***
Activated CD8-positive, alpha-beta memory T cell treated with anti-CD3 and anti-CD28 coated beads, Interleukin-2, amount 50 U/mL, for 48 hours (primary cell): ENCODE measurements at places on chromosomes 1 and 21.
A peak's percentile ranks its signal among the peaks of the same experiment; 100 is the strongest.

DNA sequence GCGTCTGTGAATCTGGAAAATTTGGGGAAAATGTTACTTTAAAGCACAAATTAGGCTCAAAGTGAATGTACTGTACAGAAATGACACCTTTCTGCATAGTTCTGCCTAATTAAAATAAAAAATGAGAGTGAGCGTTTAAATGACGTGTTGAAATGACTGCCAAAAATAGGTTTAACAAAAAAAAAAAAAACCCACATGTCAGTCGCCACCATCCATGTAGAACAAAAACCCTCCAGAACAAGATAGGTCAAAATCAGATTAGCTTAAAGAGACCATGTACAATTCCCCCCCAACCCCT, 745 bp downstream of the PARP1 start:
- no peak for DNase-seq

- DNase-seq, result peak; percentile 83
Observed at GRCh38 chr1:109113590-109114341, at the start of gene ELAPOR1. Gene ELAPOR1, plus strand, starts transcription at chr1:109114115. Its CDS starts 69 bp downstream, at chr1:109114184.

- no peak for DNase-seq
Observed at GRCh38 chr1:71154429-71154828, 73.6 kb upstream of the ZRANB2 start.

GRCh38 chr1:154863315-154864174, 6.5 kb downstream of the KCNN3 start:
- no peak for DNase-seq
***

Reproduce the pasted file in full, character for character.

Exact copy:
Activated CD8-positive, alpha-beta memory T cell treated with anti-CD3 and anti-CD28 coated beads, Interleukin-2, amount 50 U/mL, for 48 hours (primary cell): ENCODE measurements at places on chromosomes 1 and 21.
A peak's percentile ranks its signal among the peaks of the same experiment; 100 is the strongest.

DNA sequence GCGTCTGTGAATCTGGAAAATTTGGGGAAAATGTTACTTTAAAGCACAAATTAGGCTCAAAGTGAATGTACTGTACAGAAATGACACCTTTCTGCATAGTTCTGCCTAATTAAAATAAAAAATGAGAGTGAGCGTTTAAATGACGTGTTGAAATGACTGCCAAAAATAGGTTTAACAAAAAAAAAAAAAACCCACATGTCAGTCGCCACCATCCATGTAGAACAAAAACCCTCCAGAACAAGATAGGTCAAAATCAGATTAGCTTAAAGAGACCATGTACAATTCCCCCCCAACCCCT, 745 bp downstream of the PARP1 start:
- no peak for DNase-seq

- DNase-seq, result peak; percentile 83
Observed at GRCh38 chr1:109113590-109114341, at the start of gene ELAPOR1. Gene ELAPOR1, plus strand, starts transcription at chr1:109114115. Its CDS starts 69 bp downstream, at chr1:109114184.

- no peak for DNase-seq
Observed at GRCh38 chr1:71154429-71154828, 73.6 kb upstream of the ZRANB2 start.

GRCh38 chr1:154863315-154864174, 6.5 kb downstream of the KCNN3 start:
- no peak for DNase-seq